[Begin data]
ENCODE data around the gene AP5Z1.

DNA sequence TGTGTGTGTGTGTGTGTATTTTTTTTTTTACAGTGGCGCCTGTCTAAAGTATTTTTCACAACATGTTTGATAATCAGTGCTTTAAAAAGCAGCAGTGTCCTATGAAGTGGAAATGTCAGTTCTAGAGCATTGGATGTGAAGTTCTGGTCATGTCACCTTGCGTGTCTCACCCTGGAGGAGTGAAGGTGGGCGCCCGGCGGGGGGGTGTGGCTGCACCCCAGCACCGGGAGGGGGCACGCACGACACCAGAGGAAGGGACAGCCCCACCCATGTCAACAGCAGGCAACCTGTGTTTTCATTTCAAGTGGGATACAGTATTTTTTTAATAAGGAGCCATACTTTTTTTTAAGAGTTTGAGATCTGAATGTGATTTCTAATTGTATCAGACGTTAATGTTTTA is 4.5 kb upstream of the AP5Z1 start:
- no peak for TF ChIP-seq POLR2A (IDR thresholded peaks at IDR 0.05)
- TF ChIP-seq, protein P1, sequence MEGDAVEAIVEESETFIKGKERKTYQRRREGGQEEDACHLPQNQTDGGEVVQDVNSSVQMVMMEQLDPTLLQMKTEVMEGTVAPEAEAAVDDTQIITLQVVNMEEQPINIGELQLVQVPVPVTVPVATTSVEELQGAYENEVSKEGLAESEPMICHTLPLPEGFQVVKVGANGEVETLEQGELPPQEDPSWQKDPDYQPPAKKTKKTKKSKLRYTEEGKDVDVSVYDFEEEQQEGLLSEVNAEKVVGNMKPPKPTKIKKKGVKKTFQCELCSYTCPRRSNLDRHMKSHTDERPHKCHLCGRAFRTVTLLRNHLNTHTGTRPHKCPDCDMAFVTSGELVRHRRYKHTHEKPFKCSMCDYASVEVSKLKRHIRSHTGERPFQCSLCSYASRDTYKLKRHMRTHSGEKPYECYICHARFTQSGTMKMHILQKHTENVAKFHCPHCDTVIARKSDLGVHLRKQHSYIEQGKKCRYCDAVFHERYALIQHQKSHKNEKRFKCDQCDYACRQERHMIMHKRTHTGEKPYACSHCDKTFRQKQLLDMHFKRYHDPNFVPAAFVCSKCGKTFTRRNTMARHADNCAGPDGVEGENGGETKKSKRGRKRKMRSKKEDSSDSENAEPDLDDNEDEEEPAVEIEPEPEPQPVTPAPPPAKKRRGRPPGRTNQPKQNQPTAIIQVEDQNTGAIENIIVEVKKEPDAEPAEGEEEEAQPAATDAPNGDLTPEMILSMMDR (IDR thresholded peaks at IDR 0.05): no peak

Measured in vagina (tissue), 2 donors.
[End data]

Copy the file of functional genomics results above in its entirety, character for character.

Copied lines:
ENCODE data around the gene AP5Z1.

DNA sequence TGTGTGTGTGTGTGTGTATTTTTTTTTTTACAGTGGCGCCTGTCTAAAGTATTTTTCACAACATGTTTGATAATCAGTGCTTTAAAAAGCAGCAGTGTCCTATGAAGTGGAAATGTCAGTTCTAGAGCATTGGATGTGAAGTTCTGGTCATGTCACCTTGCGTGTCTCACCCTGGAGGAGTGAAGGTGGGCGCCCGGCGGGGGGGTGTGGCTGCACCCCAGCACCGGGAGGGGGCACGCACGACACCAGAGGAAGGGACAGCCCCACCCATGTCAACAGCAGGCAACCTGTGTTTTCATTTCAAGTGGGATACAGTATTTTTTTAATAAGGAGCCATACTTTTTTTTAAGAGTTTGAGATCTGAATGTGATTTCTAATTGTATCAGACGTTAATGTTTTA is 4.5 kb upstream of the AP5Z1 start:
- no peak for TF ChIP-seq POLR2A (IDR thresholded peaks at IDR 0.05)
- TF ChIP-seq, protein P1, sequence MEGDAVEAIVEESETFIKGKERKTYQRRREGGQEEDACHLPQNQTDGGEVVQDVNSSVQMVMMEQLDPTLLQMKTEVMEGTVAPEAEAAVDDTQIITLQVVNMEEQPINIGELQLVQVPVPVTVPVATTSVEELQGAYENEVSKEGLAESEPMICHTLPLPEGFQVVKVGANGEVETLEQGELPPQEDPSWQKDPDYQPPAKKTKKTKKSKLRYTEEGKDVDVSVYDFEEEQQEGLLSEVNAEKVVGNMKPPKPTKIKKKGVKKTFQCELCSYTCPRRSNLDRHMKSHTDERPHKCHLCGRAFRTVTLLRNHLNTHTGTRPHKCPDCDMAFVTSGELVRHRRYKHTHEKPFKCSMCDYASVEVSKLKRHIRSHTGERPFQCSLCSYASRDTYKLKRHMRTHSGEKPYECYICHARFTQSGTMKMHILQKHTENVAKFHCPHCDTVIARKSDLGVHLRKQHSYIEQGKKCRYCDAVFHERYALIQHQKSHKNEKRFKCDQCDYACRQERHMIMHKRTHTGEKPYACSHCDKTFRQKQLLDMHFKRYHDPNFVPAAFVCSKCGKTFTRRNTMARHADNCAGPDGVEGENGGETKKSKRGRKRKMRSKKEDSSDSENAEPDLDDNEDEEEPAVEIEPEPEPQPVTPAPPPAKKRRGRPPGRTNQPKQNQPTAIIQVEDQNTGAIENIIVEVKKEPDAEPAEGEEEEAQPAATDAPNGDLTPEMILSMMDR (IDR thresholded peaks at IDR 0.05): no peak

Measured in vagina (tissue), 2 donors.